Photo: Amanda Mills/U.S. Center for Disease Control and Prevention

This holiday season, Jennifer Rubin of The Washington Post turned away from politics to acknowledge some important recent health gains. Among them: declining poverty and violence, increasing reading among youth and life expectancy.

Rubin, a columnist who writes the conservative Post blog “Right Turn,” said those gains – all linked in some way to health – deserve to be celebrated. Continue reading

Life expectancy of less-educated Americans decreasing

Judith Graham

About Judith Graham

Judith Graham (@judith_graham), is a freelance journalist based in Denver and former topic leader on aging for AHCJ. She haswritten for the New York Times, Kaiser Health News, the Washington Post, the Journal of the American Medical Association, STAT News, the Chicago Tribune, and other publications.

Call it the life expectancy gap.

While Americans with higher education degrees are living longer, white men and women without high school diplomas are seeing their life expectancies shrink – by four years since 1990.

Public health professor S. Jay Olshansky, based at the University of Illinois at Chicago, wrote about this remarkable trend in Health Affairs recently (AHCJ members have free access) and Sabrina Tavernise picked up the story for The New York Times.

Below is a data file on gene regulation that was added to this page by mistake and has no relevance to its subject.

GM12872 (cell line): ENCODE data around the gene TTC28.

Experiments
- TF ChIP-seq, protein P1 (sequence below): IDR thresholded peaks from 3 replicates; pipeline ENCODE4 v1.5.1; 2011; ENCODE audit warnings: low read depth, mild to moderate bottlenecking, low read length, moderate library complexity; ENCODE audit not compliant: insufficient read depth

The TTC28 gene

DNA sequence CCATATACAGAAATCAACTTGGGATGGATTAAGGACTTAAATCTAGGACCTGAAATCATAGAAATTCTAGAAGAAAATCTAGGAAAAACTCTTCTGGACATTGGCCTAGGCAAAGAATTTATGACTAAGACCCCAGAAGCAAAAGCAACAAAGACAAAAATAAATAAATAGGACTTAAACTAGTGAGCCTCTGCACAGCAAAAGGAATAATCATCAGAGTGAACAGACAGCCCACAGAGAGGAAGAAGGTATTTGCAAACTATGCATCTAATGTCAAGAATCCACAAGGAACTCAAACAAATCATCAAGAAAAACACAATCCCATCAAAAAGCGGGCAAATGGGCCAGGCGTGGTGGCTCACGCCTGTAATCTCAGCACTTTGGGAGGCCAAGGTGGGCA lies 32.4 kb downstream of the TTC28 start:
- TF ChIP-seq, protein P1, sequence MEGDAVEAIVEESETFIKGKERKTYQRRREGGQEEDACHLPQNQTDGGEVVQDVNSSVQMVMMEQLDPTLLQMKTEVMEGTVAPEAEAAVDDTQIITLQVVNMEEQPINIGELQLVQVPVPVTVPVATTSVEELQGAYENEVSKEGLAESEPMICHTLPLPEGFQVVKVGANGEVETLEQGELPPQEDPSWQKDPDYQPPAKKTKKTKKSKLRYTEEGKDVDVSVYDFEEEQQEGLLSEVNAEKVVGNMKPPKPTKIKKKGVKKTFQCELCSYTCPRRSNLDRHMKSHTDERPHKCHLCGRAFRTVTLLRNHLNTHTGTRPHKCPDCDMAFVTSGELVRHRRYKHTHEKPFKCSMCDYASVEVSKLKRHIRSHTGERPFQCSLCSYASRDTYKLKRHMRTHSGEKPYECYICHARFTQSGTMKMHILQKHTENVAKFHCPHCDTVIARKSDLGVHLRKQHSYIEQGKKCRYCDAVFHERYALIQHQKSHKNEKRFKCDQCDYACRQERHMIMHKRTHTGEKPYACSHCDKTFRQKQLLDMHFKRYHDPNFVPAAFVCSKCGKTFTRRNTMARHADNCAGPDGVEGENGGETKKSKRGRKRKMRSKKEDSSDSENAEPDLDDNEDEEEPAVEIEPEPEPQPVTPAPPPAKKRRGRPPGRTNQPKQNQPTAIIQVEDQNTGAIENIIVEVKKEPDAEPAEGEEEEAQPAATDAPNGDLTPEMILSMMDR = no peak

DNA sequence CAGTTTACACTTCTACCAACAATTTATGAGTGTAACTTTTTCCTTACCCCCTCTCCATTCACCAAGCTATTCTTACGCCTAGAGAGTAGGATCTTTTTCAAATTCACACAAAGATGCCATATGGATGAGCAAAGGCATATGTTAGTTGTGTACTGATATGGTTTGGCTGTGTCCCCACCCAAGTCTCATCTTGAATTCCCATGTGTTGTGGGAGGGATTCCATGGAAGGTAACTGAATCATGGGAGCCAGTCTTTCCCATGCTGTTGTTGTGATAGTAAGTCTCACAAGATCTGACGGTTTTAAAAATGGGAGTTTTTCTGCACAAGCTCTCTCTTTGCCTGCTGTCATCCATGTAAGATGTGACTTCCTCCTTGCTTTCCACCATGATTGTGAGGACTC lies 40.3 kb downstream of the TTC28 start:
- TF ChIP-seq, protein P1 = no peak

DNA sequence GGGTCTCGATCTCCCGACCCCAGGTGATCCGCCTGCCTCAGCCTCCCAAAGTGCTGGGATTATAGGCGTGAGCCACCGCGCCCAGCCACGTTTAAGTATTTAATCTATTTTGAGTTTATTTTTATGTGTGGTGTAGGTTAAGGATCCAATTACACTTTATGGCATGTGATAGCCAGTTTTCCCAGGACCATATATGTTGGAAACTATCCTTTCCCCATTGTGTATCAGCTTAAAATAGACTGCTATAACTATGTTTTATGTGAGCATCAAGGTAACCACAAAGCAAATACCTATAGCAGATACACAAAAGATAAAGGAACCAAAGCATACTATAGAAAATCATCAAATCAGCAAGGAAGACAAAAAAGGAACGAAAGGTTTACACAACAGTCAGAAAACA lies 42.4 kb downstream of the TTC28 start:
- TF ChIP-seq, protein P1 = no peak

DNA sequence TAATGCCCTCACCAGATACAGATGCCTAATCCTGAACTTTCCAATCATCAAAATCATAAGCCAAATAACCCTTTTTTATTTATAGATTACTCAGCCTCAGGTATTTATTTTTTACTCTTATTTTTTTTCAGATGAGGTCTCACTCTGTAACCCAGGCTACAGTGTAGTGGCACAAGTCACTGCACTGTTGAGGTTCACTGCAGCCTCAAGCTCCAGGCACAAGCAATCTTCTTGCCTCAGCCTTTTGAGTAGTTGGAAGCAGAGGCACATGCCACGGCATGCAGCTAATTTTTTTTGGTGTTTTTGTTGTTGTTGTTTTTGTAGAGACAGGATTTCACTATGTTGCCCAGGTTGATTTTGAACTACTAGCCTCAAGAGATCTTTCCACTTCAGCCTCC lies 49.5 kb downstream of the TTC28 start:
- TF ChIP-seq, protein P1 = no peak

Judith GrahamJudith Graham (@judith_graham), AHCJ’s topic leader on aging, is writing blog posts, editing tip sheets and articles and gathering resources to help our members cover the many issues around our aging society.

If you have questions or suggestions for future resources on the topic, please send them to judith@healthjournalism.org.

Of most interest to Tavernise is what’s underlying this development, which is not affecting either blacks or Hispanics with similarly low education levels. (That observation is worthy of further investigation. Why would whites be affected but not others in similar circumstances?)

Could it be higher levels of obesity, smoking and prescription drug use among poor educated white women? The trend toward single parenting, with all the stress that this implies? Low wage jobs that don’t offer much flexibility, another potential source of stress? The lack of health insurance?

Tavernise writes:

“There’s this enormous issue of why,” said David Cutler, an economics professor at Harvard who was an author of a 2008 paper that found modest declines in life expectancy for less educated white women from 1981 to 2000. “It’s very puzzling and we don’t have a great explanation.”